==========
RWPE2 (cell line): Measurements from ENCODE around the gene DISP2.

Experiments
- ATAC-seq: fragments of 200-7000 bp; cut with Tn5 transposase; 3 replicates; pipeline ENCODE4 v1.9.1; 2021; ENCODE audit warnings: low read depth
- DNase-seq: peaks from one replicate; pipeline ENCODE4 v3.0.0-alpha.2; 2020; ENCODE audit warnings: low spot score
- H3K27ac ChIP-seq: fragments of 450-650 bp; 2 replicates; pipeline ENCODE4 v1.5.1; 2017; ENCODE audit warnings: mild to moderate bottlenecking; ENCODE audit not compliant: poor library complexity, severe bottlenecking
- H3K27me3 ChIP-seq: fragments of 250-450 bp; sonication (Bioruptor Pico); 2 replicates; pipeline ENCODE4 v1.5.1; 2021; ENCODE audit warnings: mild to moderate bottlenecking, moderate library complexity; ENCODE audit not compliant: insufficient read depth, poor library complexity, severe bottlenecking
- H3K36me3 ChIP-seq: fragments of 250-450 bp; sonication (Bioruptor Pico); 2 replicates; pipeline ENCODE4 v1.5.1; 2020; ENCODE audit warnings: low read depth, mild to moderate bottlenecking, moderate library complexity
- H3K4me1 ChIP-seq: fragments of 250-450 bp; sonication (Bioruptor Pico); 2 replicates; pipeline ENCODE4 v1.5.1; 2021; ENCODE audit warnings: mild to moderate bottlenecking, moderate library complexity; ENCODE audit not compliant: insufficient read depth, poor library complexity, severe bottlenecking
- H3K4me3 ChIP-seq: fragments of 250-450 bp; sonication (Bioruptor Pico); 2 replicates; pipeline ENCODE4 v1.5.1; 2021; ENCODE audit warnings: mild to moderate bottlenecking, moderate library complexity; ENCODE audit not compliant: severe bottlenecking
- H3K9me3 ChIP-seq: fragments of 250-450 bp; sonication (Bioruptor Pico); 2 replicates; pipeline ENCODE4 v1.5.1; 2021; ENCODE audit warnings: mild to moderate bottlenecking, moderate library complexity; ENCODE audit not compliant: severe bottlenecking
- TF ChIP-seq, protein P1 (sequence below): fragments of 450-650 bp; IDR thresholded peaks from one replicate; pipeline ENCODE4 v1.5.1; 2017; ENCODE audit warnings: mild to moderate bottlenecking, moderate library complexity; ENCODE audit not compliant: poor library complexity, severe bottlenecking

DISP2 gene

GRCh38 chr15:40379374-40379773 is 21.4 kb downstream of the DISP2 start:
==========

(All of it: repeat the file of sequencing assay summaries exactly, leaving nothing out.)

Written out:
RWPE2 (cell line): Measurements from ENCODE around the gene DISP2.

Experiments
- ATAC-seq: fragments of 200-7000 bp; cut with Tn5 transposase; 3 replicates; pipeline ENCODE4 v1.9.1; 2021; ENCODE audit warnings: low read depth
- DNase-seq: peaks from one replicate; pipeline ENCODE4 v3.0.0-alpha.2; 2020; ENCODE audit warnings: low spot score
- H3K27ac ChIP-seq: fragments of 450-650 bp; 2 replicates; pipeline ENCODE4 v1.5.1; 2017; ENCODE audit warnings: mild to moderate bottlenecking; ENCODE audit not compliant: poor library complexity, severe bottlenecking
- H3K27me3 ChIP-seq: fragments of 250-450 bp; sonication (Bioruptor Pico); 2 replicates; pipeline ENCODE4 v1.5.1; 2021; ENCODE audit warnings: mild to moderate bottlenecking, moderate library complexity; ENCODE audit not compliant: insufficient read depth, poor library complexity, severe bottlenecking
- H3K36me3 ChIP-seq: fragments of 250-450 bp; sonication (Bioruptor Pico); 2 replicates; pipeline ENCODE4 v1.5.1; 2020; ENCODE audit warnings: low read depth, mild to moderate bottlenecking, moderate library complexity
- H3K4me1 ChIP-seq: fragments of 250-450 bp; sonication (Bioruptor Pico); 2 replicates; pipeline ENCODE4 v1.5.1; 2021; ENCODE audit warnings: mild to moderate bottlenecking, moderate library complexity; ENCODE audit not compliant: insufficient read depth, poor library complexity, severe bottlenecking
- H3K4me3 ChIP-seq: fragments of 250-450 bp; sonication (Bioruptor Pico); 2 replicates; pipeline ENCODE4 v1.5.1; 2021; ENCODE audit warnings: mild to moderate bottlenecking, moderate library complexity; ENCODE audit not compliant: severe bottlenecking
- H3K9me3 ChIP-seq: fragments of 250-450 bp; sonication (Bioruptor Pico); 2 replicates; pipeline ENCODE4 v1.5.1; 2021; ENCODE audit warnings: mild to moderate bottlenecking, moderate library complexity; ENCODE audit not compliant: severe bottlenecking
- TF ChIP-seq, protein P1 (sequence below): fragments of 450-650 bp; IDR thresholded peaks from one replicate; pipeline ENCODE4 v1.5.1; 2017; ENCODE audit warnings: mild to moderate bottlenecking, moderate library complexity; ENCODE audit not compliant: poor library complexity, severe bottlenecking

DISP2 gene

GRCh38 chr15:40379374-40379773 is 21.4 kb downstream of the DISP2 start: